I want my spouse to hold me accountable and to let me know when I say or do things that are hurtful, because I love her and don’t want to hurt her. If she brings to my attention that a joke I though was innocent and harmless actually contributes to a culture where she is unsafe, I not only want to stop anyone from telling that joke, but I also want to do everything within my power to change the culture.
When I’m really listening, I learn more and more everyday about how to create a culture and a world that is safe for everyone.
And as much as I’ve learned from my spouse, my mother, my grandmother, my sister, my aunts, my nieces and all the women and queer folks in my life, I’ve also learned to not always burden them with being my teachers. They shouldn’t always feel the need to do the emotional labor of educating us menfolk. We can also learn from books, films, theater, podcasts, etc. I have a computer in my pocket, and Google is a powerful resource! I don’t need to run to the nearest woman to ask all my questions and extract all her wisdom…that even sounds exhausting. Can you imagine how it must feel?
This is a lifelong practice of learning and growing, and we need to do it in community with other men who are always willing to learn and grow.
I can say that I’ve put in work and I finally “get it,” but the second I think that I’ve arrived, there’s a new area of blind spots and biases that I’m becoming aware of and developing new behaviors around. There will always be more to learn, say and do in this work. Let’s do it together.
Lessen the Harm.
Harm has already been caused again and again. Listening and learning from women and queer folks, this became clear. When my spouse would bring something to my attention that needed to be addressed, I would feel a tightness in my chest and become defensive. But what was I really defending? My identity. My ego. My sense of masculinity. Certainly not her.
I began to wonder what would happen if I used the same energy I used to defend myself to listen, learn and lessen the harm caused. How can I give more space to restorative practices and less space to behaviors that harm others, even if that harm was unconscious or inadvertent?
None of us wants to live in a world where we do harm to others and contribute to suffering. We want a world of safety of belonging. My friends and family know that I want that world just as much as anyone else, so when I’m checked on my behavior, it’s done in love. I’ve come to frame this as “being called in” instead of “being called out,” because we’re being called into a deeper relationship and being called into a truer sense of self.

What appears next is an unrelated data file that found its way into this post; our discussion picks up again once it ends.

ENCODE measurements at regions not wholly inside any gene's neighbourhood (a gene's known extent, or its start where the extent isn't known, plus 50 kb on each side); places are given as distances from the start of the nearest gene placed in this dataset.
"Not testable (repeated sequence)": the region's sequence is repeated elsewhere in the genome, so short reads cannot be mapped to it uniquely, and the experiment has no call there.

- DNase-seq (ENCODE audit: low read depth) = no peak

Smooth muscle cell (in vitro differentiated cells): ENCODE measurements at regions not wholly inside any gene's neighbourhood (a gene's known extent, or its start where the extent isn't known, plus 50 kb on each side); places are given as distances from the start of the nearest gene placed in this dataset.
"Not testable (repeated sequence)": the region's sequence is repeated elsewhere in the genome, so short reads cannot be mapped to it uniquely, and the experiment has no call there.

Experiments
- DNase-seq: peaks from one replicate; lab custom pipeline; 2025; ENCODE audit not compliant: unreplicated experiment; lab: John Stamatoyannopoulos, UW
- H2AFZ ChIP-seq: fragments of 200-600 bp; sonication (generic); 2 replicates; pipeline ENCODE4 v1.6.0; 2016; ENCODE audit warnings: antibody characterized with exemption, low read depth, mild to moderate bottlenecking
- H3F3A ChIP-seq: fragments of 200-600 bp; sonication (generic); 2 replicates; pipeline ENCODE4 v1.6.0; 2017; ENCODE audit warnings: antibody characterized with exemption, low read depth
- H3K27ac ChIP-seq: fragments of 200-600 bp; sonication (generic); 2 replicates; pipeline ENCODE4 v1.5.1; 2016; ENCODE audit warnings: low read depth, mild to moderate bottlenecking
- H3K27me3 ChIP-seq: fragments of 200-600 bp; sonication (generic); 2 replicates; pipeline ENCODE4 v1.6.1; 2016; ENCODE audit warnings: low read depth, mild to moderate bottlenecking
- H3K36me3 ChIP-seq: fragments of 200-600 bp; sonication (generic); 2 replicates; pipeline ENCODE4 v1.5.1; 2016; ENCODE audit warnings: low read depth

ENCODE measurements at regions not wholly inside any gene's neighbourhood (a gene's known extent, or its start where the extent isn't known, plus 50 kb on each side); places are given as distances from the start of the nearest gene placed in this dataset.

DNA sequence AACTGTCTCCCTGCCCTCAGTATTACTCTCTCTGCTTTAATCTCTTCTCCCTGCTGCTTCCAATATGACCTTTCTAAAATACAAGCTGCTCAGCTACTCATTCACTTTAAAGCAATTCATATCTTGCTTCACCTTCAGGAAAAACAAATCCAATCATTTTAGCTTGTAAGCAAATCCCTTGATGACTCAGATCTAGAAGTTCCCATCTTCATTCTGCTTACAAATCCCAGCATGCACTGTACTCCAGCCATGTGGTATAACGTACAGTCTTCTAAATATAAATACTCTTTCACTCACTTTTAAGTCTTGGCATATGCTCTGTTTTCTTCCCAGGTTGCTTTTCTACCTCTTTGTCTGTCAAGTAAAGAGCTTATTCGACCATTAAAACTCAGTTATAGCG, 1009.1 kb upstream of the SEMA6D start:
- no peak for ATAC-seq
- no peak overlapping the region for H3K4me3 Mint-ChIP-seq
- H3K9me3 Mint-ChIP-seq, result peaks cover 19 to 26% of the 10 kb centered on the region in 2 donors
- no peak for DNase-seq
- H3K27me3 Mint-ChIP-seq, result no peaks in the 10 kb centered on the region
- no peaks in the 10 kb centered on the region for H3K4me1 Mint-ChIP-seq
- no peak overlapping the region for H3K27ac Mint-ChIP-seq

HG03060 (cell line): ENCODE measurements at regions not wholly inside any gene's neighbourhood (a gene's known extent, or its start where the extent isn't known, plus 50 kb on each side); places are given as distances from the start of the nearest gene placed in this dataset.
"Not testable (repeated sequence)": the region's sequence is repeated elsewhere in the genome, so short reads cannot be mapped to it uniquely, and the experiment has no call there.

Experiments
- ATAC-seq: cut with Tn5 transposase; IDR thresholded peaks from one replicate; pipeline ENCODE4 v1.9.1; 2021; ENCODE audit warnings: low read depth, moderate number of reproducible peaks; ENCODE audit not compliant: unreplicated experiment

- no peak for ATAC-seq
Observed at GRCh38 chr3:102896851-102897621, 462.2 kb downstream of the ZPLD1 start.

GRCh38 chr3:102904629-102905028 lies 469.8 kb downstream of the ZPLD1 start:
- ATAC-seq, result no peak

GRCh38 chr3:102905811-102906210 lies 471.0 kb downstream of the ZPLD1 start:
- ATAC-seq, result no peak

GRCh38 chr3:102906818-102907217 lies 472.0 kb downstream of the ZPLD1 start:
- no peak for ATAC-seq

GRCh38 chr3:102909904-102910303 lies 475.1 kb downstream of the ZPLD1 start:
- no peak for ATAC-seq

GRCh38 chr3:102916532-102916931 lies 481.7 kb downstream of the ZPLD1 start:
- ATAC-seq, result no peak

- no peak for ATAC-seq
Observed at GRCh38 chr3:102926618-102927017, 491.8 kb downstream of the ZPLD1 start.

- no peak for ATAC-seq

I want men to be called into our highest sense of self.
Again, this isn’t about listing a long history of harm caused by men. This is about discovering and developing practices that can cultivate healthier relationships with ourselves and others.
This is not just about women, but the flourishing of all human beings.
Wanting to protect my wife was my primary motivation and my entry point into this work, but wanting to heal from the ways I’ve also been wounded has given me further motivation and allowed me to recognize how this work is deeply personal and intersectional.
Not all of the ways I’ve learned to be a man are harmful. I’m grateful for my father and the countless men in my life who taught me and continue to teach me how to uphold integrity and authenticity. It’s because of them that I am who I am today.
Yet I can also see the ways I and many others felt encaged and forced to fit inside an impossibly small definition of masculinity. If we practice listening, learning and lessening the harm, we’ll give more space in our bodies and our world to flourish as our most authentic selves.
Joe Davis is a nationally touring writer, speaker, and performer based in Minneapolis, Minnesota. He is the CEO of production company, The New Renaissance, LLC, frontman of emerging soul, funk, band, The Poetic Diaspora, and co-founder / Artistic Director of H-Cubed: Hope, Healing, Harmony, a grassroots community movement centered on healing through the arts. As a student and educator, he has served as teaching artist at dozens of high schools and universities and most recently as the Artist-in-Residence at Luther Seminary, receiving a masters in Theology of the Arts. To connect, book or to learn more, please visit JoeDavisPoetry.com.
Categories: Winter 2020: "Practice Not Perfect"